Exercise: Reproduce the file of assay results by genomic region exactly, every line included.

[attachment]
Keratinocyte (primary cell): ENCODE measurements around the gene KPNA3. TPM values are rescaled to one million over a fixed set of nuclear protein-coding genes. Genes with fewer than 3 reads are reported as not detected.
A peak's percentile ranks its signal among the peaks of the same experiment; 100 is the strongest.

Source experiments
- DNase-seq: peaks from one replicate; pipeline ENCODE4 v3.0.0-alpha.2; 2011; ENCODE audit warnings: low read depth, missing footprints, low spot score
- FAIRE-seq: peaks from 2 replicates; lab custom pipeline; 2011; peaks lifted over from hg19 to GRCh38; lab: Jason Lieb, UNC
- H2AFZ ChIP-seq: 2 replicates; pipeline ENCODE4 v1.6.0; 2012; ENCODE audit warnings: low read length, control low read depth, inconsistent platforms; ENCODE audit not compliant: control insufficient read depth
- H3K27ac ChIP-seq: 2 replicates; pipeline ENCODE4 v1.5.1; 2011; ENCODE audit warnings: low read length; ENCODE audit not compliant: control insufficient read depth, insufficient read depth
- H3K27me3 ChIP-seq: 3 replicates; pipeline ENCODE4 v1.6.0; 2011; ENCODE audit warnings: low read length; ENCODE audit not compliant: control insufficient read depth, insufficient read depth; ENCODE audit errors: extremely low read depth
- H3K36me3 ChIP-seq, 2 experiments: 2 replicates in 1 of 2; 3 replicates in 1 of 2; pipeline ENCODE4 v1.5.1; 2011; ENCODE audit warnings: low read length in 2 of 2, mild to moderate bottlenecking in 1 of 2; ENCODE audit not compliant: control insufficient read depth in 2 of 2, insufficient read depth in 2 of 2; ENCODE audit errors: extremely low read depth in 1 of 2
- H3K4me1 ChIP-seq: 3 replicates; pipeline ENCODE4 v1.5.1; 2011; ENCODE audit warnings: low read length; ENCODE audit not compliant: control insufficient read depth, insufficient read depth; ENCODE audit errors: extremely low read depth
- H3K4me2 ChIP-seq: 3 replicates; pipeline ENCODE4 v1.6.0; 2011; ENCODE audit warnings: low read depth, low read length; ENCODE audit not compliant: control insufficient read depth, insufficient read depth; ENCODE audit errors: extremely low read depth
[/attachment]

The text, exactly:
Keratinocyte (primary cell): ENCODE measurements around the gene KPNA3. TPM values are rescaled to one million over a fixed set of nuclear protein-coding genes. Genes with fewer than 3 reads are reported as not detected.
A peak's percentile ranks its signal among the peaks of the same experiment; 100 is the strongest.

Source experiments
- DNase-seq: peaks from one replicate; pipeline ENCODE4 v3.0.0-alpha.2; 2011; ENCODE audit warnings: low read depth, missing footprints, low spot score
- FAIRE-seq: peaks from 2 replicates; lab custom pipeline; 2011; peaks lifted over from hg19 to GRCh38; lab: Jason Lieb, UNC
- H2AFZ ChIP-seq: 2 replicates; pipeline ENCODE4 v1.6.0; 2012; ENCODE audit warnings: low read length, control low read depth, inconsistent platforms; ENCODE audit not compliant: control insufficient read depth
- H3K27ac ChIP-seq: 2 replicates; pipeline ENCODE4 v1.5.1; 2011; ENCODE audit warnings: low read length; ENCODE audit not compliant: control insufficient read depth, insufficient read depth
- H3K27me3 ChIP-seq: 3 replicates; pipeline ENCODE4 v1.6.0; 2011; ENCODE audit warnings: low read length; ENCODE audit not compliant: control insufficient read depth, insufficient read depth; ENCODE audit errors: extremely low read depth
- H3K36me3 ChIP-seq, 2 experiments: 2 replicates in 1 of 2; 3 replicates in 1 of 2; pipeline ENCODE4 v1.5.1; 2011; ENCODE audit warnings: low read length in 2 of 2, mild to moderate bottlenecking in 1 of 2; ENCODE audit not compliant: control insufficient read depth in 2 of 2, insufficient read depth in 2 of 2; ENCODE audit errors: extremely low read depth in 1 of 2
- H3K4me1 ChIP-seq: 3 replicates; pipeline ENCODE4 v1.5.1; 2011; ENCODE audit warnings: low read length; ENCODE audit not compliant: control insufficient read depth, insufficient read depth; ENCODE audit errors: extremely low read depth
- H3K4me2 ChIP-seq: 3 replicates; pipeline ENCODE4 v1.6.0; 2011; ENCODE audit warnings: low read depth, low read length; ENCODE audit not compliant: control insufficient read depth, insufficient read depth; ENCODE audit errors: extremely low read depth